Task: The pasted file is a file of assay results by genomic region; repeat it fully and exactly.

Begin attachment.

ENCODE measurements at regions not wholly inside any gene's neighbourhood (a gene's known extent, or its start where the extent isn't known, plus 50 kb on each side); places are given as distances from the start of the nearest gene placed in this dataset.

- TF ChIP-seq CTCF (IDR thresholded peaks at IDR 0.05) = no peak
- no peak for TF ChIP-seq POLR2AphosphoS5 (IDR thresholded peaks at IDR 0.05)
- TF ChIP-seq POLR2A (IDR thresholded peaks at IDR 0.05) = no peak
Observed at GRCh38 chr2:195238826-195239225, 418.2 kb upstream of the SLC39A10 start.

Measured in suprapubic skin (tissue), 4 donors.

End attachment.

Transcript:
ENCODE measurements at regions not wholly inside any gene's neighbourhood (a gene's known extent, or its start where the extent isn't known, plus 50 kb on each side); places are given as distances from the start of the nearest gene placed in this dataset.

- TF ChIP-seq CTCF (IDR thresholded peaks at IDR 0.05) = no peak
- no peak for TF ChIP-seq POLR2AphosphoS5 (IDR thresholded peaks at IDR 0.05)
- TF ChIP-seq POLR2A (IDR thresholded peaks at IDR 0.05) = no peak
Observed at GRCh38 chr2:195238826-195239225, 418.2 kb upstream of the SLC39A10 start.

Measured in suprapubic skin (tissue), 4 donors.